Trucking poetry in motion
We picked up a load the other day in downtown San Antonio. Now this was a very scurvy-looking neighborhood with tiny little streets and weird twistings of the roads so that it had taken us an incredibly long time to even get to our shipper. It was one of those “I can see the building but I have no idea how to get the truck from here to there because all the alleys leading to the building are too narrow to turn the truck into” sort of affairs. But we had finally made it and with a huge sigh of relief we entered the shipper’s gate and hit the dock.
While sitting there waiting, I noticed another truck driving up the same alley we had ended up using. Feeling some sort of weird brotherhoodly feelings for the guy, I was thinking “I feel your pain, dude” when I realized what he was actually getting ready to do. Good god! Are you kidding me?! I captured it all on film cause that driver was just as impressive as hell.
Look at this:
He came up the little alley right in front of the chain link fence at the edge of my shipper’s lot. He came from left to right. In this picture his truck is mostly in an even narrower alley that ran perpendicular. You’ll notice the right arrow is pointing to one of the office guys who had walked out to speak to the driver. The office guy is standing right at the edge of the alley where the deep ditch in the abandoned lot was. Arrow on the left is pointing out the fire hydrant because I wasn’t sure you would be able to make it out through the fence.
Here he goes blind-siding into that dock from that little tiny alley. He has almost no forward room at all and has to avoid the fire hydrant, the bridge itself and the massive ditch at the edge of the alley. You’ll notice on the far left that several of the office-folk came out onto the dock to watch the show. I imagine it’s always entertaining to watch drivers try to hit their dock since the dock was actually the right size for a box van or a pup at most.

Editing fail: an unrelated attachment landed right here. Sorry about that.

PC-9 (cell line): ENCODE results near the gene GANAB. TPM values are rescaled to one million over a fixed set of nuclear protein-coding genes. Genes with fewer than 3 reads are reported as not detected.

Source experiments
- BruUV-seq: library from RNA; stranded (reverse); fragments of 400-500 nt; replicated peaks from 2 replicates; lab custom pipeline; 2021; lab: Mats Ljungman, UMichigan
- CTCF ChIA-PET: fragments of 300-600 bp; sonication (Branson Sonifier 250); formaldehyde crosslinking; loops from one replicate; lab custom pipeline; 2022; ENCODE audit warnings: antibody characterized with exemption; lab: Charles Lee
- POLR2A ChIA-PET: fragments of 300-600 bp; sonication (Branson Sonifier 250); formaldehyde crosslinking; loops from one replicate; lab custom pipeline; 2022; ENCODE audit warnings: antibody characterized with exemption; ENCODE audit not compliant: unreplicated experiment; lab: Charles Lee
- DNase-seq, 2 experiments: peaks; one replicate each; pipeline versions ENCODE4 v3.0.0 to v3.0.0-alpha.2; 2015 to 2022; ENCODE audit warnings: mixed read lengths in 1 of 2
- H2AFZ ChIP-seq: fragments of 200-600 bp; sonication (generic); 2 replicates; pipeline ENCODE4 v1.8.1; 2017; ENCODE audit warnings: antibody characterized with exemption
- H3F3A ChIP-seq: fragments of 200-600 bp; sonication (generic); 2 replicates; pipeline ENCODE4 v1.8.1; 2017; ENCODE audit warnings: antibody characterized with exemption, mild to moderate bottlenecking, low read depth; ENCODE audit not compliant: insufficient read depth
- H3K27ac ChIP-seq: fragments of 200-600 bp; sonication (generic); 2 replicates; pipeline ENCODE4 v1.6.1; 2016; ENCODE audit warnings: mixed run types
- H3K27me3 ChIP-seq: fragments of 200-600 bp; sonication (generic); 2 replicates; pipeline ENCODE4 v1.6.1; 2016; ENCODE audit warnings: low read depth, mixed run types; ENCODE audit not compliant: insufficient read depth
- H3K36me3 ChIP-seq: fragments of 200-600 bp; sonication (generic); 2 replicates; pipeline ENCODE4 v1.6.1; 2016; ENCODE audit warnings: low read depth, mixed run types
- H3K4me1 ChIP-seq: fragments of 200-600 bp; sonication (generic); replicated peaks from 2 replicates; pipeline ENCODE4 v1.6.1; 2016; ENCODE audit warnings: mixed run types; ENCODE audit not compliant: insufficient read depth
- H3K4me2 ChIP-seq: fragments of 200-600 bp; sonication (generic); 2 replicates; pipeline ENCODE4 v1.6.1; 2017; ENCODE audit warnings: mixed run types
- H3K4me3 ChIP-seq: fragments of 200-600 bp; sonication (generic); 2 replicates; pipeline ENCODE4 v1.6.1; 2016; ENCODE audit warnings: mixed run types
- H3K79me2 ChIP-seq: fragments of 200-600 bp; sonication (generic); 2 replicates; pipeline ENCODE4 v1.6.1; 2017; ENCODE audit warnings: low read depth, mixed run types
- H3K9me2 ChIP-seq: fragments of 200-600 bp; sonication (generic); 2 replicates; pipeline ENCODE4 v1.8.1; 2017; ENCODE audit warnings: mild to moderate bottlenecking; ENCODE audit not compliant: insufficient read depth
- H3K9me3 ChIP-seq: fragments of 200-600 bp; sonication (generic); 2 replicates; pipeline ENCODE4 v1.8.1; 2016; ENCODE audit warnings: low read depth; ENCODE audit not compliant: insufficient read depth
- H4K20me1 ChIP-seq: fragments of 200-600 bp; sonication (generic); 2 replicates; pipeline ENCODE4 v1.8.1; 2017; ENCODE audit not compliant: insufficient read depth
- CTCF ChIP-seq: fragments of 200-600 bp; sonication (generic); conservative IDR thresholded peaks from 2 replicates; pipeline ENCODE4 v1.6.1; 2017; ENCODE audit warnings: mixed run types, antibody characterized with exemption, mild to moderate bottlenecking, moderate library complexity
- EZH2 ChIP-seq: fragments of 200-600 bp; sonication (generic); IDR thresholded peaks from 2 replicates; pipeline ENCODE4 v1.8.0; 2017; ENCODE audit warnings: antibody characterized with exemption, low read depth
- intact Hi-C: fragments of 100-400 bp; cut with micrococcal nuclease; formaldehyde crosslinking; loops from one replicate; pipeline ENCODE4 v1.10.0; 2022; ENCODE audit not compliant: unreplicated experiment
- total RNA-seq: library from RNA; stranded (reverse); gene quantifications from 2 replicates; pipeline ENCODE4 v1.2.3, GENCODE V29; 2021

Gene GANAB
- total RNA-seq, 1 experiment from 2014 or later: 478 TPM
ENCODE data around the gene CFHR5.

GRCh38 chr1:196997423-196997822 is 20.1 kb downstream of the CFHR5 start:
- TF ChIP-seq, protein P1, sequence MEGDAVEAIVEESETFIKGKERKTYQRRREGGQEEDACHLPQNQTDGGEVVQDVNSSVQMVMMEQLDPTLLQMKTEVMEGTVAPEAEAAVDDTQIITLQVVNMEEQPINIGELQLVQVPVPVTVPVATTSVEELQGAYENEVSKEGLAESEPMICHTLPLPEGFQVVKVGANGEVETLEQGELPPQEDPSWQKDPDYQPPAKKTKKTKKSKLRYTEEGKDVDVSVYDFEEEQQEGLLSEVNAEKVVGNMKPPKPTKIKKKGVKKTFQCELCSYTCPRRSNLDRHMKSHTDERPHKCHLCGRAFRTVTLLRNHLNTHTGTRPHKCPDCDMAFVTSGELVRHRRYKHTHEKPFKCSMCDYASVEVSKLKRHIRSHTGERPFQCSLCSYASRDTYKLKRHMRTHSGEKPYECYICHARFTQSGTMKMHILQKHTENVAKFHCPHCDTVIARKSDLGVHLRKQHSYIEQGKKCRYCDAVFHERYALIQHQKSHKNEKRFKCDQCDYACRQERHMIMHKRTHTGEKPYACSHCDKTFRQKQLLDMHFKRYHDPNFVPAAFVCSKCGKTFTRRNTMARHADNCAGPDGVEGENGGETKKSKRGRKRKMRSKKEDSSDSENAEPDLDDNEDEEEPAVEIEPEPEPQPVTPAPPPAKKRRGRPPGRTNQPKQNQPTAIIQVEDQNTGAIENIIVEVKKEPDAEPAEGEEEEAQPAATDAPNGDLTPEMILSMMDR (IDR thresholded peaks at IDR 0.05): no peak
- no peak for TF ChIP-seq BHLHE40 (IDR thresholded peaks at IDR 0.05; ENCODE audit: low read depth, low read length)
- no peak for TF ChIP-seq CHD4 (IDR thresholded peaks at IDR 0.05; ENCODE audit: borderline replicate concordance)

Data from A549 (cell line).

Ok… just how in the hell impressive is that?! His tractor was so close to that bridge support he couldn’t even open the driver’s side door. And it didn’t even take him all that long considering everything.
I figure one office guy is telling the other office guy, “I don’t know why these drivers are always bitching about our dock. Why back in the 40s when I drove a truck for a few weeks I could have hit this dock in half the time. Granted, my trailer was only 22 feet long, but what’s an extra 31 feet of trailer anyway? They’re all just a bunch of spoiled babies if you ask me.”
Oh well, Driver, they may not have been impressed but I was impressed as hell for what that’s worth. Good on you! Hope I’m that good when I’m an old coot who’s been driving twenty years.